Quite a few things have changed since 1789. The American people have submitted to government control of their thoughts, words, and deeds in ways unimaginable to the revolutionary generation. Underwritten by scientific and technological advances and a relative dearth of war on American soil, government totalitarians have done what they could to neutralize the healthy intracranial conversation in American brains between life-saving fear and law. The political enslavement of the American people depends upon their being convinced that personal firearms can no longer help to keep them safe or free.

A widely drugged and electronically distracted populace is being brainwashed into believing that their enemies are not evildoers, like criminals or terrorists, that can be stopped by bullets. They are fed dopey ideas that their worst enemies are abstractions like racism, or mythology like climate change. To a great extent, government lies and bribes have conquered the American spirit and the USA, like many other countries, has become a constitutional republic in name only. For example, if Americans had not been brought to shirk the duty of being a standing militia, the invasion of America by millions of illegal aliens would not have been possible.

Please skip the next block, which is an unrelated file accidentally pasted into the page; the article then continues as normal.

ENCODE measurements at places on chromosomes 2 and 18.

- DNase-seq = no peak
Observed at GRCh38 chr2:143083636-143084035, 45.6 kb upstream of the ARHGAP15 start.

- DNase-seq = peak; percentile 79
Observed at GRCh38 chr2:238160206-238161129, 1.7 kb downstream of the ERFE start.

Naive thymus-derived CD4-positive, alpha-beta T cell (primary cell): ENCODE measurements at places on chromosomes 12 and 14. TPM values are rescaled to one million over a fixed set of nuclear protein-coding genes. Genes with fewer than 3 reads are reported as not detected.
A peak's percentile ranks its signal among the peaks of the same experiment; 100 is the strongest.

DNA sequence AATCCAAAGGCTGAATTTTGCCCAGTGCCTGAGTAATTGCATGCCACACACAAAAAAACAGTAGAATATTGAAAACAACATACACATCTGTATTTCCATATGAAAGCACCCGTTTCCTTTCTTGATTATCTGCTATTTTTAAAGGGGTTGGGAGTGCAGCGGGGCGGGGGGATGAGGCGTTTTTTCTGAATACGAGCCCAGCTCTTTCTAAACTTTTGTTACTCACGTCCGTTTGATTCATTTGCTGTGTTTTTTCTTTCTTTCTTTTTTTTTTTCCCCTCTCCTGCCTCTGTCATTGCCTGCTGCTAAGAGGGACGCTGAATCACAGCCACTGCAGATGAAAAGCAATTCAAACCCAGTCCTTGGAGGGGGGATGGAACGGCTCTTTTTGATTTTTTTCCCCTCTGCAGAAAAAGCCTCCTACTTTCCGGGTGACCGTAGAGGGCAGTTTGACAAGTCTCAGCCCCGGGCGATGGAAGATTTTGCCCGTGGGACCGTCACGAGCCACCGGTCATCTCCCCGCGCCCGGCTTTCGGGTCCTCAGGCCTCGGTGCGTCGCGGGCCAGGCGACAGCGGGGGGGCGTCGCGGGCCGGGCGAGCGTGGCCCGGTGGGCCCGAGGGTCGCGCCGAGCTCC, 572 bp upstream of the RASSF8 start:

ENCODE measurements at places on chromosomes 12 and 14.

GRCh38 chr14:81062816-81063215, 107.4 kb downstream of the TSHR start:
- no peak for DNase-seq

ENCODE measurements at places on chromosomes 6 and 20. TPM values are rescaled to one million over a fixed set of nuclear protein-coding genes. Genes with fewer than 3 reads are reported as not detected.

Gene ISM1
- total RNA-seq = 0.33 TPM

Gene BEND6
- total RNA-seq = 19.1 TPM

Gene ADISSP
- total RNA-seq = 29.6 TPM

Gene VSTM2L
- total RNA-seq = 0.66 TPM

Yes, a lot of things have changed since 1789, but the human brain isn't one of them. We are watching a devastating campaign against our Constitutional freedoms. But the right and the will to bear arms seems to be standing firm. Today, the president is ramrodding a treaty, mislabeled an “agreement”, to enrich Iranian bank accounts and isotopes, even though Iran is a committed enemy of our nation. The federal government sued Arizona for that state's attempt to protect its own borders from invasion, and a woman is locked in jail in Kentucky for not renouncing her Christianity.

But the American people are not listening to the government and disarming themselves. On the contrary. It is clear that the one change the government cannot effect is to convince people they don't need to protect themselves with guns. Whether left-wing elites who believe the benefits of armed protection should be reserved for them alone, or the main street majority, who are swiftly acquiring arms, it will not be possible for a turncoat and treacherous government to overcome the brain's job one to remember danger.

The American people will not be disarmed. Bless and thank your brain for that.